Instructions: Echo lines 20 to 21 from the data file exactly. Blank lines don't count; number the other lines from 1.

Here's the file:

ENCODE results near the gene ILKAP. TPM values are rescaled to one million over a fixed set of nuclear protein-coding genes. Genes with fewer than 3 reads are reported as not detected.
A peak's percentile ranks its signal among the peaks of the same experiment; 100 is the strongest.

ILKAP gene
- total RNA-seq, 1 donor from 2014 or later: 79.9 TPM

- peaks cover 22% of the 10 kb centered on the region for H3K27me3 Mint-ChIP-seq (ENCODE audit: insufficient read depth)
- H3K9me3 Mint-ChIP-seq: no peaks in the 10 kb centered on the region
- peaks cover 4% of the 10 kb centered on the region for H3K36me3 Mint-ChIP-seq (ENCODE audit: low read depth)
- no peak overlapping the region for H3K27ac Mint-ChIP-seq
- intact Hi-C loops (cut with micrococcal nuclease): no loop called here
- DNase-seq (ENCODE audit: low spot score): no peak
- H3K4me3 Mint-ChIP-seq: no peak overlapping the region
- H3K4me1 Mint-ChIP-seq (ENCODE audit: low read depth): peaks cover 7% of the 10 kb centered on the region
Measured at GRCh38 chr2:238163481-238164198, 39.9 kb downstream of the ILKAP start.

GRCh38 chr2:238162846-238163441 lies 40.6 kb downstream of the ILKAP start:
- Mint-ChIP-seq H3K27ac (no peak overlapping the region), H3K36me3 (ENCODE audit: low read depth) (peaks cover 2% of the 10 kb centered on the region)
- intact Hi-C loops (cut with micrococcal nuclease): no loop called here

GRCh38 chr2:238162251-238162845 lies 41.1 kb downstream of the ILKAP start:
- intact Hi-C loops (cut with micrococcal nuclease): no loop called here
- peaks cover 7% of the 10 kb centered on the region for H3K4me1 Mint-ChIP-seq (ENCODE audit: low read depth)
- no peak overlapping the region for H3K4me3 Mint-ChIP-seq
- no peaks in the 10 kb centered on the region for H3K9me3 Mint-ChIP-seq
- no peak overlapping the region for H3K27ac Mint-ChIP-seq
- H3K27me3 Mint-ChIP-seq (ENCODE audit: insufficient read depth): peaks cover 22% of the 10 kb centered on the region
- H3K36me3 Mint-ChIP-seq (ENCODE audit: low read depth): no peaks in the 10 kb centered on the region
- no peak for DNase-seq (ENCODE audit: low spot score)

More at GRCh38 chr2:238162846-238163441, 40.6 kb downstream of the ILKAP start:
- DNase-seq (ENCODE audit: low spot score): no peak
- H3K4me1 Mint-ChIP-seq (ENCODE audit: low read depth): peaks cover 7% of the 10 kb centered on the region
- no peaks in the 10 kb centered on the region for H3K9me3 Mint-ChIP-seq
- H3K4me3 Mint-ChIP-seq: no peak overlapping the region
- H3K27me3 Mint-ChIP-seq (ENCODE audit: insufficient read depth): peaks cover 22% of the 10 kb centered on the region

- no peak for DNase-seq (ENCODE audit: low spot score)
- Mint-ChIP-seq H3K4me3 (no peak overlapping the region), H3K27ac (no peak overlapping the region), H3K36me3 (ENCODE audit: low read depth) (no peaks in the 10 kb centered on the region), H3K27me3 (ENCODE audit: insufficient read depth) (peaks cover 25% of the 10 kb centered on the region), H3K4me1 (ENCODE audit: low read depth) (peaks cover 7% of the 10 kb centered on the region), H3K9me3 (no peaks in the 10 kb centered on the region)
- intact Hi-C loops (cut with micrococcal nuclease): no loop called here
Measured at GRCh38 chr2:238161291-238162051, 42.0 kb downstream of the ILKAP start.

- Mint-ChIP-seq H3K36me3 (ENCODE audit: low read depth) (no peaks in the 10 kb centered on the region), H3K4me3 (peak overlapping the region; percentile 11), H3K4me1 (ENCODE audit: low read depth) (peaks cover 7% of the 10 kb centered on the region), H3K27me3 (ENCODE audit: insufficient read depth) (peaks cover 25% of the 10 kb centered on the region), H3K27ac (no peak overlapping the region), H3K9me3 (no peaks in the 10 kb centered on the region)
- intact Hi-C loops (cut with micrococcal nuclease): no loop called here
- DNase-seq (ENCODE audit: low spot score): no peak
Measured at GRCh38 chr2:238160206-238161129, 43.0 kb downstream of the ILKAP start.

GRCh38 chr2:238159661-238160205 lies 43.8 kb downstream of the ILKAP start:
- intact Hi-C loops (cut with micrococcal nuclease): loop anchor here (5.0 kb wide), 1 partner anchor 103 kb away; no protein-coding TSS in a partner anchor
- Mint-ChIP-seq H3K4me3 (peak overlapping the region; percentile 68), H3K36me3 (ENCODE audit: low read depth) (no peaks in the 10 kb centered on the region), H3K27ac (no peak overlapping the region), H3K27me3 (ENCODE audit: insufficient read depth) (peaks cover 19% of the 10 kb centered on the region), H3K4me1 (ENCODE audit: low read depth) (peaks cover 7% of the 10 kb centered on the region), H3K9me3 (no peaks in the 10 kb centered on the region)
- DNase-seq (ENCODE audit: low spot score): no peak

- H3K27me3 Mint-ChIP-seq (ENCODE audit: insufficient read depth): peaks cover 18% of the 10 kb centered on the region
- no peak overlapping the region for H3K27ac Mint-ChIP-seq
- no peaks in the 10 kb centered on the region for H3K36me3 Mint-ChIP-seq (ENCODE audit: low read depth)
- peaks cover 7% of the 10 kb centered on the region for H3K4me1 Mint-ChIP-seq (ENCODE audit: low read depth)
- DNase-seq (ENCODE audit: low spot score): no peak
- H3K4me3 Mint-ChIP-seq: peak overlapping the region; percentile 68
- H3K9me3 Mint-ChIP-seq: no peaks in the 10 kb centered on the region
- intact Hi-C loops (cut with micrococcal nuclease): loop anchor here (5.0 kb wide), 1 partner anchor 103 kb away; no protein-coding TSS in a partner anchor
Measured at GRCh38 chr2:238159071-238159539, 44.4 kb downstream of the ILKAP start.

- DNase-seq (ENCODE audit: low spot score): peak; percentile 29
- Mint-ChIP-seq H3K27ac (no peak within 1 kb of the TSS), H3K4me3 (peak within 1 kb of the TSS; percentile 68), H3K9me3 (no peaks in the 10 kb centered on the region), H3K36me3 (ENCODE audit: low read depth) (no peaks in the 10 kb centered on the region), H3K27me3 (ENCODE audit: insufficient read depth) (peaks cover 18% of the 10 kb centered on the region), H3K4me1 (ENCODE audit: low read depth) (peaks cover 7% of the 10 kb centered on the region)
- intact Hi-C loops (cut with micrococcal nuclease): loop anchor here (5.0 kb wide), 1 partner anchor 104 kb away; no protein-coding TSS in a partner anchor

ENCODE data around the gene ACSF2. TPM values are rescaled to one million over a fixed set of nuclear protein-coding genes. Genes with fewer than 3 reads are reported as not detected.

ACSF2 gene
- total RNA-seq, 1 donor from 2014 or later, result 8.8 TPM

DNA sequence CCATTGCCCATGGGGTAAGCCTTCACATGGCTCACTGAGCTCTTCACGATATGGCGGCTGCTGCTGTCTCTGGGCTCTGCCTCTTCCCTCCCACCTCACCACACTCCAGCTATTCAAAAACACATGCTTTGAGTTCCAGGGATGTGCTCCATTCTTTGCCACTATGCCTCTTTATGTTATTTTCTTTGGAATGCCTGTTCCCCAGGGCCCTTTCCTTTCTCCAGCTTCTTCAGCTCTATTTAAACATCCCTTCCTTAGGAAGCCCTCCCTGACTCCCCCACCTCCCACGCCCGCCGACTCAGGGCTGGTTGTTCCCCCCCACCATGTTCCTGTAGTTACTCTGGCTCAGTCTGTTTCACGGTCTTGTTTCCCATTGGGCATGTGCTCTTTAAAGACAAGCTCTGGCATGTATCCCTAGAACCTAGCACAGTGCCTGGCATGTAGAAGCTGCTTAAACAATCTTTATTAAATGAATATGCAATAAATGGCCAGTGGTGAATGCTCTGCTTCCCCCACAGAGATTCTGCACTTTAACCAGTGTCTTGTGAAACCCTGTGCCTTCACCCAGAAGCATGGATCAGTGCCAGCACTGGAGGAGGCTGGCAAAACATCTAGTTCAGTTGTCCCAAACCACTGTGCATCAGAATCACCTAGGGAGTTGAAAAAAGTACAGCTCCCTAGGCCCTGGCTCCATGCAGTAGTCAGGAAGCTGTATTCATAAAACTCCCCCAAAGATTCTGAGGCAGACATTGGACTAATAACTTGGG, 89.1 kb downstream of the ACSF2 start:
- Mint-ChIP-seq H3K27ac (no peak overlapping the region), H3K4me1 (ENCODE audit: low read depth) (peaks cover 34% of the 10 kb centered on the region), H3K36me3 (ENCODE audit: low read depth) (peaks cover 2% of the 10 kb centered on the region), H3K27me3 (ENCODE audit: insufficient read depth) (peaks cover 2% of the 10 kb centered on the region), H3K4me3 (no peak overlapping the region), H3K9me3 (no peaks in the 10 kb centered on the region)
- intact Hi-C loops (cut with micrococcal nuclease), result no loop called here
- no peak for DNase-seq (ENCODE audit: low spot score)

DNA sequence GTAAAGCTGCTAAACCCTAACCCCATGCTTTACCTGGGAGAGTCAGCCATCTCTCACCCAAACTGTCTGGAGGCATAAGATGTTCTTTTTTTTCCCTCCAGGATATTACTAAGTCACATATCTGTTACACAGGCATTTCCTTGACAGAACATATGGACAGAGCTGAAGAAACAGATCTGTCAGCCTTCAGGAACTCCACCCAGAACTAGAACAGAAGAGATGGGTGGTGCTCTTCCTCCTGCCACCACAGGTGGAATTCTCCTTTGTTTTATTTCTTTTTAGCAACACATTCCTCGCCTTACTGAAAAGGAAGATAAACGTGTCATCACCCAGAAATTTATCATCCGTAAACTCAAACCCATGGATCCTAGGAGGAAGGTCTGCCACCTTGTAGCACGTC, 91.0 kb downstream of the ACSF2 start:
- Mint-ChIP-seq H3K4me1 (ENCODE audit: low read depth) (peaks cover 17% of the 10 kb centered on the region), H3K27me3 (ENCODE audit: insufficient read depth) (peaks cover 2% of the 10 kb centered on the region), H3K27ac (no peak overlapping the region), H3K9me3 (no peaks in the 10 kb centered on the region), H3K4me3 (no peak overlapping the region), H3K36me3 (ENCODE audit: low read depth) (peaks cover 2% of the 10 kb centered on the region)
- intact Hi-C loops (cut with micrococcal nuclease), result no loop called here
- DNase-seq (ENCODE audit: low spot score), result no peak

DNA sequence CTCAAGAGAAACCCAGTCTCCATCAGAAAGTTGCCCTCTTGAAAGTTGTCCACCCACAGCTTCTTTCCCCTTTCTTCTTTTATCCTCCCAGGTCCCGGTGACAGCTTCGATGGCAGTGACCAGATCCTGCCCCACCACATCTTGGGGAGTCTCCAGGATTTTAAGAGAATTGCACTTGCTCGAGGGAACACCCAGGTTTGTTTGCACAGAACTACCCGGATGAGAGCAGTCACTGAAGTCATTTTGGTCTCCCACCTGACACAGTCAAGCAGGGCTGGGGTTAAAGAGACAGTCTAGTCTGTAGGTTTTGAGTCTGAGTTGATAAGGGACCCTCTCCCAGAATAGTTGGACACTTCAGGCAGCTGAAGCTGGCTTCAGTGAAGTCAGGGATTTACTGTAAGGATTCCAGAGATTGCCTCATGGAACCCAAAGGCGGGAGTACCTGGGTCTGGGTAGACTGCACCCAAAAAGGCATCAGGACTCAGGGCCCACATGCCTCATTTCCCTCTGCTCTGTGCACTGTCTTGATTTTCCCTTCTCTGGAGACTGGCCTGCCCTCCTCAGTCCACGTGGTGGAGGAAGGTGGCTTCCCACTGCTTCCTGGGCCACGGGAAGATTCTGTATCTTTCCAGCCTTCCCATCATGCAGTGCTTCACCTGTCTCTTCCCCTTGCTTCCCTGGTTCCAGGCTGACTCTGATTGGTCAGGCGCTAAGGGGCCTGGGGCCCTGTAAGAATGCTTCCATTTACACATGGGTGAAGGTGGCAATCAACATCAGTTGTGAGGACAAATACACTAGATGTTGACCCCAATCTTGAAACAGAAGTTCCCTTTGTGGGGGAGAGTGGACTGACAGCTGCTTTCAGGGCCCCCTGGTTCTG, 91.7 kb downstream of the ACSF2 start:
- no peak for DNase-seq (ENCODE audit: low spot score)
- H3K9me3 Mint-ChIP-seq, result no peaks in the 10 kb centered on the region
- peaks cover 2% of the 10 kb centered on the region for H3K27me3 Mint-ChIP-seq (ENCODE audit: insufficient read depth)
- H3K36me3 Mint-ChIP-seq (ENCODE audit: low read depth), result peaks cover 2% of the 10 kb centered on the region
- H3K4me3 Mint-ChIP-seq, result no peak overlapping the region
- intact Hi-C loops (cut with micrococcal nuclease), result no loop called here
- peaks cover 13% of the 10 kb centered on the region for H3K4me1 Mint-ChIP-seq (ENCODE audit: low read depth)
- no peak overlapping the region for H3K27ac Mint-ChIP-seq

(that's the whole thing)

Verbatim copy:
- no peak overlapping the region for H3K4me3 Mint-ChIP-seq
- no peaks in the 10 kb centered on the region for H3K9me3 Mint-ChIP-seq